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๐Ÿ‘‰ Productivity tips for busy developers, plus news from Firefox, Apple, .Net and more.

deveconomics profile image Developer Economics ใƒป4 min read

Hello, here's a selection of articles and news that appeared in our newsletter last week. Happy reading!

Dev Resources & Articles

Importance of Continuous Testing In Agile and Continuous Delivery Environments. DevOps, CI/CD, and Agile are all methodologies and approaches that have gained attention in the QA and testing fields. See the importance of continuous testing. [DZONE]

Hands-free coding. Suffering from a repetitive-strain injury? See how Josh Comeau develops software using dictation and eye-tracking. [JOSHWCOMEAU]

Productivity tips busy developers need to know. The best developers tend to have reliable ways of keeping themselves productive. [DEVELOPERECONOMICS]

My journey to DevOps. If you are like me, it was very hard, but meaningful growth is hard. [MEDIUM]

Git is simply too hard. This is a fancified excerpt of Mislav Marohniฤ‡โ€™s unpopular opinion on Go Time #153. Mislav works at GitHub on their new Go-powered CLI. To get the full experience you should listen while you read. [CHANGELOG]

How to Become a DevOps Engineer in 2020. Your guide to getting started in a career in DevOps. [MEDIUM]

Industry News

Firefox 83 unveils improved page loading and responsiveness, HTTPS-only mode. Despite the short time between releases, version 83 manages to pack in more performance improvements, a new optional HTTPS-only mode, support for pinch zoom on touchscreens, and compatibility with new Apple Macs running the M1 chip. Developer changes can be seen here. [BETANEWS]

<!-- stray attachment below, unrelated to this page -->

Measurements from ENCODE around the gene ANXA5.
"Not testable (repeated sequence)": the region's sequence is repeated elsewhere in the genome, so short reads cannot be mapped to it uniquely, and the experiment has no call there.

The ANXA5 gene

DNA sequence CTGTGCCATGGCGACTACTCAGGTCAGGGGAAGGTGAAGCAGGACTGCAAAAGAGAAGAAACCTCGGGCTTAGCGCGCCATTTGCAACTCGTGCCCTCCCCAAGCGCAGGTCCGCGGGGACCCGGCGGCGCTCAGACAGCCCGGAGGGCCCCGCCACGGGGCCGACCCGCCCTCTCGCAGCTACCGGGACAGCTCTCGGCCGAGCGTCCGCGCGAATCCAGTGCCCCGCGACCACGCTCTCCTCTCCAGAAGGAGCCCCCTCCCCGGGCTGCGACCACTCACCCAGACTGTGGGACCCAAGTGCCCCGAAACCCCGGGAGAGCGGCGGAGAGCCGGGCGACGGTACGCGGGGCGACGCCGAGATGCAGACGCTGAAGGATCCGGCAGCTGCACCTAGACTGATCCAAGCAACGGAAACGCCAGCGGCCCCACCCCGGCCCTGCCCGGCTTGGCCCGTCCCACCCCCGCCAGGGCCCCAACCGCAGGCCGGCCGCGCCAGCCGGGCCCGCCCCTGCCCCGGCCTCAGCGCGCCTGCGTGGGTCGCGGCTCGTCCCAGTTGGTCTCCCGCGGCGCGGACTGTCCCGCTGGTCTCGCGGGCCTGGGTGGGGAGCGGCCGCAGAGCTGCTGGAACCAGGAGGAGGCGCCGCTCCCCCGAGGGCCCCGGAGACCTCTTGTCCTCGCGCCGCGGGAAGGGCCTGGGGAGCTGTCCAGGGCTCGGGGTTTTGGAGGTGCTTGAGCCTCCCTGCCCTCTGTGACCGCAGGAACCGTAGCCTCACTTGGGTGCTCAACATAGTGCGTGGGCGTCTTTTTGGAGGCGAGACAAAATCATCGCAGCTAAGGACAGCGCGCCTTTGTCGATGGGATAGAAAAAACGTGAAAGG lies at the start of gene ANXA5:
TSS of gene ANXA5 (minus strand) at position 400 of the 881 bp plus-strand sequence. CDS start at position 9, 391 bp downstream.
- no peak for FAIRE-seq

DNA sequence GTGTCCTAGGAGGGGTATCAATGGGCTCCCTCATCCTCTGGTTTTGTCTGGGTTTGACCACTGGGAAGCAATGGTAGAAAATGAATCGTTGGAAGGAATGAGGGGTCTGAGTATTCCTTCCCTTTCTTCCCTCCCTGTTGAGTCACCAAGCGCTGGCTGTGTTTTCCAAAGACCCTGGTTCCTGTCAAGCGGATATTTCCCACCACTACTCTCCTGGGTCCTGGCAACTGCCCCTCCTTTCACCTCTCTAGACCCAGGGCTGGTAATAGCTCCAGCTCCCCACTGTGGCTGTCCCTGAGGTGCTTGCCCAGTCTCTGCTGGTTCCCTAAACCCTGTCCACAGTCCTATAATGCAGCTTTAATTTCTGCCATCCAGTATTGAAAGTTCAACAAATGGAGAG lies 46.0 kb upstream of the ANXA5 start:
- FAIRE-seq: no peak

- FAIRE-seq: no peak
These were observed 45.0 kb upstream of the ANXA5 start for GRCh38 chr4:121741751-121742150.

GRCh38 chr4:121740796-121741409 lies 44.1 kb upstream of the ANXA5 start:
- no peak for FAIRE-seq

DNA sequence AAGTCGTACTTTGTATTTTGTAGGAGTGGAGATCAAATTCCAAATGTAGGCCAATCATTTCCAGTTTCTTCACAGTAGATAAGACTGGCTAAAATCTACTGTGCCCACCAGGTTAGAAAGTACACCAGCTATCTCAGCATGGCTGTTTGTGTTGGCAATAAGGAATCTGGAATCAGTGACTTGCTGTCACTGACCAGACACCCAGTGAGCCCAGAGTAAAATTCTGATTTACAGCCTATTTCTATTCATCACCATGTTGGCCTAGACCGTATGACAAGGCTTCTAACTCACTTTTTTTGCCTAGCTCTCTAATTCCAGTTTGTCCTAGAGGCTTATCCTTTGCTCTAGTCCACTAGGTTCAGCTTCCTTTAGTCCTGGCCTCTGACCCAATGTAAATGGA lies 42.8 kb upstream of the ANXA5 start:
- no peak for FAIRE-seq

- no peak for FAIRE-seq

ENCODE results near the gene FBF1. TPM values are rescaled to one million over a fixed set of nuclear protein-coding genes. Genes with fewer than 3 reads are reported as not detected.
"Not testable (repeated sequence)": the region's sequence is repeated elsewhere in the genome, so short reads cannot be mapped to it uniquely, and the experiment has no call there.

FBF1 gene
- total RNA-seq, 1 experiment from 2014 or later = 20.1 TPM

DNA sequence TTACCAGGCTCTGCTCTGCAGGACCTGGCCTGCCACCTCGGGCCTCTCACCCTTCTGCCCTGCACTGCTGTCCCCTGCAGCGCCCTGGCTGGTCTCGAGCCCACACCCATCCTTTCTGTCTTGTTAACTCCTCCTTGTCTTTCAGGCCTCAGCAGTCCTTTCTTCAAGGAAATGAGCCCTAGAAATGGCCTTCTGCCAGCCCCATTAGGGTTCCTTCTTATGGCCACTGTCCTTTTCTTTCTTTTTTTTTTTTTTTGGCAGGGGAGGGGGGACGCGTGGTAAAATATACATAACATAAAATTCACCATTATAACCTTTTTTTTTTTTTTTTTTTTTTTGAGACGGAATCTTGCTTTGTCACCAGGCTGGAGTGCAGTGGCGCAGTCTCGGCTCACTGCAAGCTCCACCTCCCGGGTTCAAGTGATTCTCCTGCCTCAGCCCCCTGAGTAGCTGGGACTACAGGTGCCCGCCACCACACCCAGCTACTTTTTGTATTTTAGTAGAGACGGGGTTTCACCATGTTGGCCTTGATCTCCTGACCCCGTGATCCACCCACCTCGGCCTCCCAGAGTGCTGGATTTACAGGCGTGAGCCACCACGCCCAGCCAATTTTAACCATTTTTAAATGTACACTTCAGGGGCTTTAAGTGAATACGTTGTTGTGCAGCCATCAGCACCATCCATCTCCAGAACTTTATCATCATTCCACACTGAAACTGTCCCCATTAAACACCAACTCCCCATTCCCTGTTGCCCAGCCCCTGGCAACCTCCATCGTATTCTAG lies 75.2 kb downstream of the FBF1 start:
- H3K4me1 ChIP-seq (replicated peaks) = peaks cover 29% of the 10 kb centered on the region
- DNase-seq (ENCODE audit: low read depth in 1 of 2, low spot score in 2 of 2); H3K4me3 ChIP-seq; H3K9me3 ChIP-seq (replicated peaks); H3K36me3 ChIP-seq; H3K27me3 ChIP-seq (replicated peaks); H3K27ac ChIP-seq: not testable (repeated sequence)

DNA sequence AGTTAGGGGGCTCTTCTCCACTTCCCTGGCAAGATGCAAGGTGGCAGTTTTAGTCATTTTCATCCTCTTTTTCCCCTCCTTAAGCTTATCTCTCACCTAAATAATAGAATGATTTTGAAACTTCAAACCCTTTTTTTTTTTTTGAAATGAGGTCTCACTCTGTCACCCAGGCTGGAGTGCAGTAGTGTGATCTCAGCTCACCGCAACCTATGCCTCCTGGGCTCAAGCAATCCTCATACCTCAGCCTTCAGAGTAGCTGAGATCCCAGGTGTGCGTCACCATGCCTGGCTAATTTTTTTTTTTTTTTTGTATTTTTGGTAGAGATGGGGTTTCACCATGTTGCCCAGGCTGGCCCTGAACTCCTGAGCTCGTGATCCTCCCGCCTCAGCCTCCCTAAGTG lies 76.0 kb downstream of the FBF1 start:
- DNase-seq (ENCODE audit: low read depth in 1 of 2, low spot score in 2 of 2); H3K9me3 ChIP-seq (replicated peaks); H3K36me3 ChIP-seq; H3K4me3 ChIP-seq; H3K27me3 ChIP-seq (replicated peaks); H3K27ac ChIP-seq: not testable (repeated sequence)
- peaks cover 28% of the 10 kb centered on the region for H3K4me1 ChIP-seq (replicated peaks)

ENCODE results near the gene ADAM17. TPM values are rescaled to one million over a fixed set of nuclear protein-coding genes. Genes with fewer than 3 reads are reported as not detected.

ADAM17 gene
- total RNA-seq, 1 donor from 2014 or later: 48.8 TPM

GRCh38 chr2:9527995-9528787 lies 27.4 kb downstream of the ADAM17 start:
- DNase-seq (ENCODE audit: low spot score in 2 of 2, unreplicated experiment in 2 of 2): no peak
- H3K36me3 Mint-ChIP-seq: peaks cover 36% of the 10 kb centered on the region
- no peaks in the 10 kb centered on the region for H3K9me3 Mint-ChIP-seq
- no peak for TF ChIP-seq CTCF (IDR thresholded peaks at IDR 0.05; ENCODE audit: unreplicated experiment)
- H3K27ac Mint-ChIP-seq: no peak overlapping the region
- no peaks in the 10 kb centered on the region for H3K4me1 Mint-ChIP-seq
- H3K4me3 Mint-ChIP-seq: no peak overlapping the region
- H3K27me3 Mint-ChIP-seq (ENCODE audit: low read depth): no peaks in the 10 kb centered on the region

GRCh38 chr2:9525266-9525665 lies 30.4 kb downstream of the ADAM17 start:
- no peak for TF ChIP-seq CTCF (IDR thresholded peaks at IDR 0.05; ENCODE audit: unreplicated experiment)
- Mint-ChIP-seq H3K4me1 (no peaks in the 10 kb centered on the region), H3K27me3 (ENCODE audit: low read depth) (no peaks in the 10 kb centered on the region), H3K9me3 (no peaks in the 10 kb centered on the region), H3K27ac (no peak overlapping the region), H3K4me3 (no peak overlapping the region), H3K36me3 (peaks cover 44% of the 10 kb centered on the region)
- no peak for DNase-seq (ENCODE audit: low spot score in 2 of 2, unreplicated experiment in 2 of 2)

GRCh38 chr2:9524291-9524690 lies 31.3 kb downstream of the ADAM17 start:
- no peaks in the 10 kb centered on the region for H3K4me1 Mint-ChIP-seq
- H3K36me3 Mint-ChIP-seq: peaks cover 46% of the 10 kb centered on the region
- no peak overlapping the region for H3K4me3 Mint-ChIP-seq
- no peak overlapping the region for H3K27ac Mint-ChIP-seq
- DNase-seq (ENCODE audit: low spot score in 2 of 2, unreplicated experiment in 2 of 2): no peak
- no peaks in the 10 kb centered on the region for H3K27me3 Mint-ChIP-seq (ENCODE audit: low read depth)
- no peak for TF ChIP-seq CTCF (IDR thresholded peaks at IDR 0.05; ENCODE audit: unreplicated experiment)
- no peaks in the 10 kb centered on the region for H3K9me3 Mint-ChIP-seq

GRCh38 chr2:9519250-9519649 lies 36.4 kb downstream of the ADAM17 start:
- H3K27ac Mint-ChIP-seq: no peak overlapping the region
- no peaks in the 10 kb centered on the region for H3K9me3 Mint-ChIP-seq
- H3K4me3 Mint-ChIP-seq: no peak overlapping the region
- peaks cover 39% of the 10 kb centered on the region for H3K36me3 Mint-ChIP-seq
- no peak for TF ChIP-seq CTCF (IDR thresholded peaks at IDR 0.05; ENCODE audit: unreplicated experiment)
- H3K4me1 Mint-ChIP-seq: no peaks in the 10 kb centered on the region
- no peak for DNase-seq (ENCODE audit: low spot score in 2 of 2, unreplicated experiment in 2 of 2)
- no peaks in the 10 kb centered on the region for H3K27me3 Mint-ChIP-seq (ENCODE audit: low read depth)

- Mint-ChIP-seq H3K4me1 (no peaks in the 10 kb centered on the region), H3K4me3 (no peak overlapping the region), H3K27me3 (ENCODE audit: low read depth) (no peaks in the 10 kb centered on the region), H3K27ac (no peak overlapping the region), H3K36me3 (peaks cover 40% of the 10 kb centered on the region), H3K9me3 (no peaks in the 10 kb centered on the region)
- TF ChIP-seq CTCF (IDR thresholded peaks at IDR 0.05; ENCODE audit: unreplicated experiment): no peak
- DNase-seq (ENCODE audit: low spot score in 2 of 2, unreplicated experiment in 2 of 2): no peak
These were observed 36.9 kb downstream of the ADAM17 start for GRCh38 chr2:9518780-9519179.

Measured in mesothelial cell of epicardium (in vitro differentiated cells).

Apple drops app store fees to 15% for all developers making under $1 million from app store. Starting on January 1, 2021, all developers who earn less than $1 million from the โ€ŒApp Storeโ€Œ will pay 15 percent in commission to Apple, down from the standard 30 percent. The 15 percent commission rate applies to paid app purchases, in-app purchases, and subscription fees, with the lowered rate benefiting most developers on the โ€ŒApp Storeโ€Œ. [APPLE]

Microsoft .NET 5.0 developer platform arrives with new C# 9 programming language. .NET 5.0 is the first update to the platform since Microsoft announced that it would unify its developer toolset across platforms and operating systems. This means that, with .NET 5.0, developers have access to a single set of APIs, languages, and tools that can be used regardless of whether they are building desktop, mobile, cloud or Internet of Things (IoT) applications. [TECHREPUBLIC]

Version 11 of Angular now available. In this release, all new issues reported will be triaged within two weeks and there's the introduction of automatic font inlining by default. [BLOG.ANGULAR[

What's new in DevTools (Chrome 87). With the release of Chrome 87 there are developer related changes which include new CSS debugging tools, new WebAuthn tab, move tools between top and bottom panel, element panel updates and more. [DEVELOPERS.GOOGLE]

Chrome Web Store requiring developers to disclose what data extensions collect. Starting in January, every extension on the Chrome Web Store will list โ€œin clear and easy to understand languageโ€ what data it collects. Categories include personally identifying, health, financial/payment, and authentication information, as well as location, web history, user activity, and website content. [9TO5GOOGLE]

Standing up for developers: youtube-dl is back. After banning the popular video downloader tool in October, the company has made the decision this week to reinstate the tool after they received new information that indicated it didn't violate technical protection measures put in place by YouTube. [GITHUB]

Amazon Web Servicesโ€™ new Network Firewall solution rolls out. AWS' system can be enabled in Amazon Virtual Private Cloud (VPC) environments via the AWS console, and will automatically add a layer of network protection across AWS workloads and servers. In addition, AWS Network Firewall will scale up based on network traffic rates. [ZDNET]

Apple lets some of its Big Sur macOS apps bypass firewall and VPNs. Apple is facing the heat for a new feature in macOS Big Sur that allows many of its own apps to bypass firewalls and VPNs, thereby potentially allowing malware to exploit the same shortcoming to access sensitive data stored on users' systems and transmit them to remote servers. [HACKERNEWS]

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pradeepradyumna profile image
Pradeep Pradyumna

Hands-free coding? Wow!
Thanks for sharing :)